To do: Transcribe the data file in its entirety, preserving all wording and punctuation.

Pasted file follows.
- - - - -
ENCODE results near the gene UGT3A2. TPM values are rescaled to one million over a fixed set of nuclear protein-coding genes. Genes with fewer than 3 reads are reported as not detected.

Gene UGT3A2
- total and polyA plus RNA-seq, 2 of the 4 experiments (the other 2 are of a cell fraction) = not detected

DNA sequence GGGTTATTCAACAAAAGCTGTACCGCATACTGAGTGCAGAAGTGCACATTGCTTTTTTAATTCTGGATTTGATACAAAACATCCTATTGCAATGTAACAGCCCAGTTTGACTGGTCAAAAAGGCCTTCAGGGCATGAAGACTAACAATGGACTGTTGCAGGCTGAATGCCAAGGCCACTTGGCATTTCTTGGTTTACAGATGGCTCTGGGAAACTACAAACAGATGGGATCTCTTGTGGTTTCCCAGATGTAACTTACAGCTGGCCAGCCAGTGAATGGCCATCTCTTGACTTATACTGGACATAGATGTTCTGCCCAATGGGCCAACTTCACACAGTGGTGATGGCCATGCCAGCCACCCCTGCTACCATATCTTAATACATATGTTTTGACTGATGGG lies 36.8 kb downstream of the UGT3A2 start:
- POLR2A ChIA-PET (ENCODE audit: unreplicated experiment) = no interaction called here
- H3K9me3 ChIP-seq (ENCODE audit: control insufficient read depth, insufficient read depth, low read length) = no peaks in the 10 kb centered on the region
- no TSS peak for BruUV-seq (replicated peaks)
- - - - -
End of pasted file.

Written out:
ENCODE results near the gene UGT3A2. TPM values are rescaled to one million over a fixed set of nuclear protein-coding genes. Genes with fewer than 3 reads are reported as not detected.

Gene UGT3A2
- total and polyA plus RNA-seq, 2 of the 4 experiments (the other 2 are of a cell fraction) = not detected

DNA sequence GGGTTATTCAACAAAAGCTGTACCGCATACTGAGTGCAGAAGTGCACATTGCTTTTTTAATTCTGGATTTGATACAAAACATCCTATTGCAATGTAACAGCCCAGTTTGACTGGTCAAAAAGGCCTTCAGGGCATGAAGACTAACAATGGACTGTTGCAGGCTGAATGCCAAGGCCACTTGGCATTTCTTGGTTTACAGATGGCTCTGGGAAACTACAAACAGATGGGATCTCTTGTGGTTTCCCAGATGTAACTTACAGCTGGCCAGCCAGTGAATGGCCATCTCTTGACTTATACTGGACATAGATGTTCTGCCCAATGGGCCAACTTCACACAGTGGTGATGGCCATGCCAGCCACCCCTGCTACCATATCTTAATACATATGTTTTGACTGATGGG lies 36.8 kb downstream of the UGT3A2 start:
- POLR2A ChIA-PET (ENCODE audit: unreplicated experiment) = no interaction called here
- H3K9me3 ChIP-seq (ENCODE audit: control insufficient read depth, insufficient read depth, low read length) = no peaks in the 10 kb centered on the region
- no TSS peak for BruUV-seq (replicated peaks)